We Women Warriors
The three indigenous women profiled in Nicole Karsin’s documentary deal with pressing problems by taking the long view. Colombia’s 102 tribes have worked to maintain their native cultures for five centuries, and that determination is ingrained in Flor Ilva Trochez, Doris Puchana and Ludis Rodriguez, who organize and rally their communities to confront ongoing violence. Karsin concisely recounts the recent history (political infighting, the war on drugs) that has turned Colombian villages into battle zones between government armed forces and FARC guerrillas. She’s less clear on the role of lethal paramilitary groups, but Karsin’s main focus is on the indigenous communities caught in the middle. By following Flor Ilva, Doris and Ludis, We Women Warriors explores nonviolent organizations like the Indigenous Guard, frustrated and desperate coca growers, and the insidious secret lists that result in imprisonment and assassination. But it’s the intimate moments that have the most impact. From a candlelit baptism and a child gleefully bouncing on her bed to a hillside interview interrupted by armed soldiers, Nicole Karsin deftly makes her point. These mothers, activists, and leaders are always mindful of men with guns.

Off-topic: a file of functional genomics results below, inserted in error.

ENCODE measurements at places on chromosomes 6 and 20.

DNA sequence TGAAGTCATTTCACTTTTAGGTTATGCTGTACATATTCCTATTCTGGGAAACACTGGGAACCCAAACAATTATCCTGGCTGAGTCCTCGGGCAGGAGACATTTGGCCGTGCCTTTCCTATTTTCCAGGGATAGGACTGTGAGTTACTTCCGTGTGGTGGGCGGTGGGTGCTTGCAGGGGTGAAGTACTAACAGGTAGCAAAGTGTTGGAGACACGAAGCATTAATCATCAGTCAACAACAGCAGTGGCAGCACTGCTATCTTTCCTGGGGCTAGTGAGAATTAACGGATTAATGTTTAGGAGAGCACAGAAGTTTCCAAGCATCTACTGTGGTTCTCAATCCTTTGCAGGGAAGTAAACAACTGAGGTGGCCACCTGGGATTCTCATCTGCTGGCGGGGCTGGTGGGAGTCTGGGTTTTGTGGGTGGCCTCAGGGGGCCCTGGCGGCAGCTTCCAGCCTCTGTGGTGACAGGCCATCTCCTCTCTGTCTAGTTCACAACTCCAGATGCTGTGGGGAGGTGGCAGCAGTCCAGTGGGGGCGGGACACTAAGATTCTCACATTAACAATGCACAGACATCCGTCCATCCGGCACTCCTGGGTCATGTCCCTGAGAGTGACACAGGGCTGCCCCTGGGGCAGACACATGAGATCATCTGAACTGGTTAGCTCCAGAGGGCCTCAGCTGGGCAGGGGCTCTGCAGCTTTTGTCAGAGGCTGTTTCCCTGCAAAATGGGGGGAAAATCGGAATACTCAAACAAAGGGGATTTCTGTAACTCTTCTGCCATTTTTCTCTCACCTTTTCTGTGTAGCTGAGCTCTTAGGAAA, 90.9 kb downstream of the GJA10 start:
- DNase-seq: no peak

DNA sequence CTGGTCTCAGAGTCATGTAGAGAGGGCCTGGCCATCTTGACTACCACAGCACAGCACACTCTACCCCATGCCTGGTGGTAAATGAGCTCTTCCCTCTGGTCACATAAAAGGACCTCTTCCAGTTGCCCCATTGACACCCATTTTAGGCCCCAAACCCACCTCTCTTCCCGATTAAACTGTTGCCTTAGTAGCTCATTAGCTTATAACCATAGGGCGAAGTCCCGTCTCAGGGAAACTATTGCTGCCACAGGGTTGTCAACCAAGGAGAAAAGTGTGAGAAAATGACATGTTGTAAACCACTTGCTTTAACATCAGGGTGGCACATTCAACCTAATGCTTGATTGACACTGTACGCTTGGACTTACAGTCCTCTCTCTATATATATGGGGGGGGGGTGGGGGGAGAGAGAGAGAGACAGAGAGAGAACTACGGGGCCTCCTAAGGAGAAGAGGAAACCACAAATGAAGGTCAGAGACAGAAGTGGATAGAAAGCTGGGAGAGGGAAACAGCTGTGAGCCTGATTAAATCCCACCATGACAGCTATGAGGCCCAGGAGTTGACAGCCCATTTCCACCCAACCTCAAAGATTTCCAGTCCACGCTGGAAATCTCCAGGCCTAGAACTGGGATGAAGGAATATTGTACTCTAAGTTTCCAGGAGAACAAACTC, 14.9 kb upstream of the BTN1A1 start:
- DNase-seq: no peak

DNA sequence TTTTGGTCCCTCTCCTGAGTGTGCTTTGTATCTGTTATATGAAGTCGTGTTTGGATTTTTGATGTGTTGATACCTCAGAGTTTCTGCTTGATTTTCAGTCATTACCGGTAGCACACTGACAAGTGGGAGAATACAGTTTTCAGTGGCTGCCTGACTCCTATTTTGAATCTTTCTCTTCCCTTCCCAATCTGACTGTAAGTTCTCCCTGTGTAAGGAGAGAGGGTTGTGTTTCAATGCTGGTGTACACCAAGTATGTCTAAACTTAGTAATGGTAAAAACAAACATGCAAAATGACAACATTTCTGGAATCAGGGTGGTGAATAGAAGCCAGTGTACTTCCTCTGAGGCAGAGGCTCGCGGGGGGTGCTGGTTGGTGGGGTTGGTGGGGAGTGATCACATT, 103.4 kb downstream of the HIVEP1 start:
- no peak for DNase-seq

Review by Serena Donadoni
Released August 10, 2012
Originally appeared in Indiewire.